Japan is Not Resource-Poor, Ranks Third in Geothermal Energy Storage


Geothermal energy is a renewable energy source that uses heat from deep within the earth’s crust to generate electricity. Japan has more than 100 active volcanoes, making it the third largest reservoir of geothermal energy in the world—an attractive option for energy-starved Japan. However, geothermal power generation in Japan has not progressed in decades, facing incredible opposition from Japan’s extremely powerful hot spring industry.

Iceland is close to attaining 100% of their electricity and heat from renewable sources, with geothermal energy accounting for over a quarter of total energy as of 2020. Japan, which is also abundantly rich in geothermal resources, has massive potential for geothermal power generation—estimated at 23.47 GW or 20 nuclear reactors—and is third only to the U.S. and Indonesia.

Japan is the world’s fifth largest emitter of greenhouse gases and will need more clean energy sources if they wish to meet climate goals and mitigate their dependence on fossil fuel imports. Most nuclear power in Japan is still offline; experts estimate that if all of Japan’s geothermal resources were to be developed for power generation, it could provide 10% of Japan’s power, surpassing the country’s power generation from hydro, solar, wind, or nuclear in 2019.

Japanese hot spring operators oppose geothermal power projects

Unfortunately, as of now, geothermal energy only accounts for 0.3% of Japan’s electricity. Experts believe this is a huge waste for resource-poor countries that urgently need cleaner sources of power. The Japanese government is attempting to overhaul their energy system and expects to double the country’s geothermal energy capacity by 2030, which includes opening up national parks for geothermal development and accelerating environmental assessments to help move geothermal power projects forward. To further stimulate interest, the Japanese government is also willing to pay higher than market prices for geothermal power generation, but this only applies to small-scale plants who are willing to forego environmental assessments and have less rigorous regulatory processes. Nonetheless, these small-scale plants will only be able to supply electricity to a few hundred households, which is not enough to make a significant impact on Japan’s energy market.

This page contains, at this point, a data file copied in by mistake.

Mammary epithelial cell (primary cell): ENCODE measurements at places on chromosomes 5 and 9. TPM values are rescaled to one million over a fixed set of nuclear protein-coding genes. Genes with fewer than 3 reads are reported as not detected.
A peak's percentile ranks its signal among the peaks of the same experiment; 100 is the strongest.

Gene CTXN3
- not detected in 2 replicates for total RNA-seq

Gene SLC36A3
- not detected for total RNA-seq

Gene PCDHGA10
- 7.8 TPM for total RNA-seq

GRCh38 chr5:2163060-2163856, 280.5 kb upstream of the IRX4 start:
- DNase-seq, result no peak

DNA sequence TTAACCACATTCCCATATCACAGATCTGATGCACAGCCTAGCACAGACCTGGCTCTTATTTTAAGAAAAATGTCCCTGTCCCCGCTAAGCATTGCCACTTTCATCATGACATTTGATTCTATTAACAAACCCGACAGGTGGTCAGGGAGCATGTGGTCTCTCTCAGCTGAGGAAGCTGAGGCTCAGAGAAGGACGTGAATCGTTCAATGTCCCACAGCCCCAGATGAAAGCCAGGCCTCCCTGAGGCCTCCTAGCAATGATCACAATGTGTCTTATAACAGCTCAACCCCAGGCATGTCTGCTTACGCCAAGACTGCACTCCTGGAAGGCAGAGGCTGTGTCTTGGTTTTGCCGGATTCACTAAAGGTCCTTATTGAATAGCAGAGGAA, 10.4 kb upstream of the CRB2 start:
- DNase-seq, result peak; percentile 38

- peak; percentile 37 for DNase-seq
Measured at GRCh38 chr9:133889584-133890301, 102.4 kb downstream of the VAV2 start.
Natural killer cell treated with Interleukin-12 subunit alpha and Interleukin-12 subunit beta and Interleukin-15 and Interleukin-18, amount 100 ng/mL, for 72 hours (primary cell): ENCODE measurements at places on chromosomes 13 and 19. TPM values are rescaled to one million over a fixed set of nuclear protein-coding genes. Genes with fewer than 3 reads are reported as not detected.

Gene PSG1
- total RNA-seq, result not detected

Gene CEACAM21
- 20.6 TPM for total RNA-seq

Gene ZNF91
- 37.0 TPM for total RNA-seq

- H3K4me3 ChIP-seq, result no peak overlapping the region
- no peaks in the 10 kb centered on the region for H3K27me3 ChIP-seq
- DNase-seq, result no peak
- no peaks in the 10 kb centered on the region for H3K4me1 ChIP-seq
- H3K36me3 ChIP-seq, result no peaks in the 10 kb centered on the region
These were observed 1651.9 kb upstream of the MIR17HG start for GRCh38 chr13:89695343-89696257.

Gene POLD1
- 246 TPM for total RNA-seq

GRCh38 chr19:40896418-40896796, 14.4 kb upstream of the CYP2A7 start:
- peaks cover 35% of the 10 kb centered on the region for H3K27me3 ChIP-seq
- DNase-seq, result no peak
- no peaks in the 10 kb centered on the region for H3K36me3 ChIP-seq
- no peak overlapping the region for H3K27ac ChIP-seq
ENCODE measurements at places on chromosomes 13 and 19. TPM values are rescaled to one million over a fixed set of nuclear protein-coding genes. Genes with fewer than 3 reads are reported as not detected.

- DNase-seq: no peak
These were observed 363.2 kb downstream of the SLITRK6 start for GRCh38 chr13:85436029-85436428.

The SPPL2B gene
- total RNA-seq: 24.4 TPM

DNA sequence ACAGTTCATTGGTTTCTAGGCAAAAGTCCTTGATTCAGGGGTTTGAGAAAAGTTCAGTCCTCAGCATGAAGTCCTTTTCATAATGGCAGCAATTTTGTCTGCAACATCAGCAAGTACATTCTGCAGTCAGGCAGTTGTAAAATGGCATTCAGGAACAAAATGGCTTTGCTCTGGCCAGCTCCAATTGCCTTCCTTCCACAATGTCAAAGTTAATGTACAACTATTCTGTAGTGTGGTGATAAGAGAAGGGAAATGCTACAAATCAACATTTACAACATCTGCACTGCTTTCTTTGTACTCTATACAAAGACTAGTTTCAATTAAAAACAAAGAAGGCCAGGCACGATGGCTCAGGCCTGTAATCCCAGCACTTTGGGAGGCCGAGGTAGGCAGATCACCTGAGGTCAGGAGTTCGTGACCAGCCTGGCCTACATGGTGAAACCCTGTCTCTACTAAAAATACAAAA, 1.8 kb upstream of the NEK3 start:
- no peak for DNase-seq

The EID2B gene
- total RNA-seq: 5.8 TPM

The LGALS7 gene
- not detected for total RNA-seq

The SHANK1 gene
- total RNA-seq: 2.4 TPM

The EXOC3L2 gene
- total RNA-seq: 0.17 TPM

Geothermal energy development in Japan has mostly faced local opposition. The biggest resistance comes from more than 10,000 onsen operators who are concerned that geothermal development will damage their mineral-rich hot springs. However, the Japan Organization for Metals and Energy Security (JOGMEC) has stated that geothermal power projects use rocks that are deep underground or sedimentary rocks that contain groundwater. This will not interfere with hot springs, which uses water closer to the surface of a reservoir. But, scientists are uncertain of the relationship between hot springs and deep geothermal energy. Experts in geothermal science at Kyoto University say that the full consequences of geothermal development have yet to be fully understood.

Federal geothermal projects have also faced opposition from lower-level governments who have recently begun imposing new restrictions. For instance, in the onsen resort town of Kusatsu in northern Tokyo, a law was passed last year requiring developers to provide evidence that geothermal projects would have no impact on hot springs—indirectly hindering their progress. The government of Oita Prefecture, which has the most hot springs in all of Japan, recently expanded the city of Beppu’s no-drilling zone.

There have only been a few successful cases to date. For example, the Tsuchiyu Onsen in Fukushima Prefecture was severely damaged during the 2011 earthquake. To help rebuild the town, the residents agreed to install a geothermal power plant at the site of the original onsen using reconstruction funds. In the past eight years, there has been no change in the quality or quantity of hot spring water in the town, and sales from the electricity generated has provided a plethora of benefits including free access to the local bus for children and the elderly, support to local craftsmen, and renovation of abandoned buildings.

Unfortunately, these success stories have not yet convinced other Japanese onsen operators, and some are refusing to discuss the possibility of developing geothermal energy in their area. They have even outright stated that they hoped there were new scientific drilling methods that could help them change their minds, but that has yet to happen. Japan aims to have 38% of their energy come from renewable sources by 2030, but geothermal plants take about 8 years from construction to power generation, which means Japan is running out of time.

Source: Energytrend.com

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